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Xarelto no better than aspirin in secondary stroke study

The NOAC has 'very little' chance of showing overall benefit, says data monitoring committee


Bayer and Johnson & Johnson have abandoned a 7,000-patient trial pitting their novel oral anticoagulant (NOAC) Xarelto against aspirin for ischaemic stroke after conceding it will not meet its objectives.

The large-scale NAVIGATOR ESUS trial was meant to show that Xarelto (rivaroxaban) was more effective at preventing a second stroke in patients with embolic stroke of undetermined source (ESUS) than low-dose aspirin, which is commonly prescribed for this purpose, but failed to hit the mark at the interim stage.

Three years in, the trial’s data monitoring committee concluded that there was “comparable efficacy between the rivaroxaban and aspirin arms and very little chance of showing overall benefit if the study were completed”. The trial got underway in 2014 and was due to complete in January 2018.

While bleeding rates were low overall, an increase in bleeding was observed in the rivaroxaban arm compared to the low dose aspirin arm, according to the two companies.

The failure is a setback in an otherwise strong development programme for Xarelto, which has been approved since 2011 and brought in almost €3bn for Bayer and $2.3bn for J&J last year. For years it led the market among NOAC drugs, keeping ahead of Pfizer and Bristol-Myers Squibb’s Eliquis (apixaban) and with Boehringer Ingelheim’s Pradaxa (dabigatran) and Daiichi Sankyo’s Savaysa (edoxaban) some way behind in third and fourth place, respectively.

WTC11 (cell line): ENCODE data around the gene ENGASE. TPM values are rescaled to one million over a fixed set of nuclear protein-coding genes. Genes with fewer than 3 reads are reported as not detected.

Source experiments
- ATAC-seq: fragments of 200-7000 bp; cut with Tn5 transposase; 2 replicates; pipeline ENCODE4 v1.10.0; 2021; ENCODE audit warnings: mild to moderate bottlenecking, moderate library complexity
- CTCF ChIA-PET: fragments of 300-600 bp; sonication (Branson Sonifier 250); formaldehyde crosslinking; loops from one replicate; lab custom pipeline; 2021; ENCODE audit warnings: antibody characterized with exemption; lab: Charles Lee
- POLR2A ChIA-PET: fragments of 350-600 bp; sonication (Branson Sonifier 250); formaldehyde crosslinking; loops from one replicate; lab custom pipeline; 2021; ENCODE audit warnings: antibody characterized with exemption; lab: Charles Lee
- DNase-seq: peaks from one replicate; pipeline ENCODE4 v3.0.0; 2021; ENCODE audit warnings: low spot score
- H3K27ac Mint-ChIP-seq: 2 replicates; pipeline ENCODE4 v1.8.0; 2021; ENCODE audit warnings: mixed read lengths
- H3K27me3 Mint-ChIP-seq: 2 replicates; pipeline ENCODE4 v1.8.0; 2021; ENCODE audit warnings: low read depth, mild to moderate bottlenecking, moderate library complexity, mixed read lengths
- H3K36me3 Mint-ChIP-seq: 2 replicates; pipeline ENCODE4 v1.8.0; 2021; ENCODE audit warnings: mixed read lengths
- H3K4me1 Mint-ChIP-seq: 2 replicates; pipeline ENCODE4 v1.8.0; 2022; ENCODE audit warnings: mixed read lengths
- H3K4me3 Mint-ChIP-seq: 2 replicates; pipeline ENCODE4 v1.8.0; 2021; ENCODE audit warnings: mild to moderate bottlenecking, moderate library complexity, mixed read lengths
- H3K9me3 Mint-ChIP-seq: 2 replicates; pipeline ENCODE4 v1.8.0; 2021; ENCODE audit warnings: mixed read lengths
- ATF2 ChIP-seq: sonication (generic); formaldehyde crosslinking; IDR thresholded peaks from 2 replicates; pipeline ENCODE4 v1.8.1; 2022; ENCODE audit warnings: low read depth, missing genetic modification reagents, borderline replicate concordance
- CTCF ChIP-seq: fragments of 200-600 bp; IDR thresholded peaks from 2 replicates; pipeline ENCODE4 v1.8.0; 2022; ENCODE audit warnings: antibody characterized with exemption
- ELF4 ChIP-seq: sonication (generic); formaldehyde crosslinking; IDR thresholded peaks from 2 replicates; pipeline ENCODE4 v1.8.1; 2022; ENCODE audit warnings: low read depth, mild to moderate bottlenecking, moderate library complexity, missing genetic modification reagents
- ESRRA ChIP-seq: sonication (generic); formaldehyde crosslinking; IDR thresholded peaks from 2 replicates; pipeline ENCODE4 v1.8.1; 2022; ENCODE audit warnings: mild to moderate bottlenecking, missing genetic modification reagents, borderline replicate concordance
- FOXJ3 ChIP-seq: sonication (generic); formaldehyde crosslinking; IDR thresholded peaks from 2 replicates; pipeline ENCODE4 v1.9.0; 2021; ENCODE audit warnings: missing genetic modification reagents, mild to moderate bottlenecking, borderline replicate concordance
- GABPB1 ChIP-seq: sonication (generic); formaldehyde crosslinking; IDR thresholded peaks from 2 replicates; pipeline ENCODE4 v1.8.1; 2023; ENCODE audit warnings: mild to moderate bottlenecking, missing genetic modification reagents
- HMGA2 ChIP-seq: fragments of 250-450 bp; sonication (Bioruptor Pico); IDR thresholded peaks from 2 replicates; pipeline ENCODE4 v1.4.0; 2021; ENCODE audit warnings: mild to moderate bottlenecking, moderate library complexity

This year saw a reversal of fortune however, with Eliquis overtaking it with a commanding 50% increase in sales to $2.3bn in the first six months of the year, according to BMS. The overall NOAC market is growing strongly in the face of a string of new studies showing the new drugs' benefits over older anticoagulants such as warfarin, but Xarelto has seen its market share erode dramatically as Eliquis has advanced.

Bayer and J&J have been working hard to generate data to support its franchise. Earlier this year, the results of the EINSTEIN CHOICE trial found that Xarelto was more effective than aspirin at preventing recurrent blood clots, with no increase in bleeding risk in patients with venous thromboembolism (VTE), but a secondary stroke prevention indication would have represented a greater opportunity.

“Patients with ESUS currently have limited treatment options and the role of anticoagulants in this area remains uncertain,” said Joerg Moeller, Bayer's head of development. “We will now analyse the data from NAVIGATE ESUS to better understand this outcome and its implications.”

“We are committed to continuing the extensive investigation of rivaroxaban for patients at risk of deadly blood clots,” he added.

On the plus side, Bayer and J&J reported positive results from the COMPASS trial which showed that the combination of Xarelto and aspirin significantly reduced cardiovascular death, stroke, or myocardial infarction compared to aspirin alone in patients with stable atherosclerotic vascular disease. Analysts have suggested that could add $1.5bn to Xarelto’s sales potential, and the two companies have said they intend to file for approval in this setting before the end of this year.

Article by
Phil Taylor

9th October 2017

From: Research



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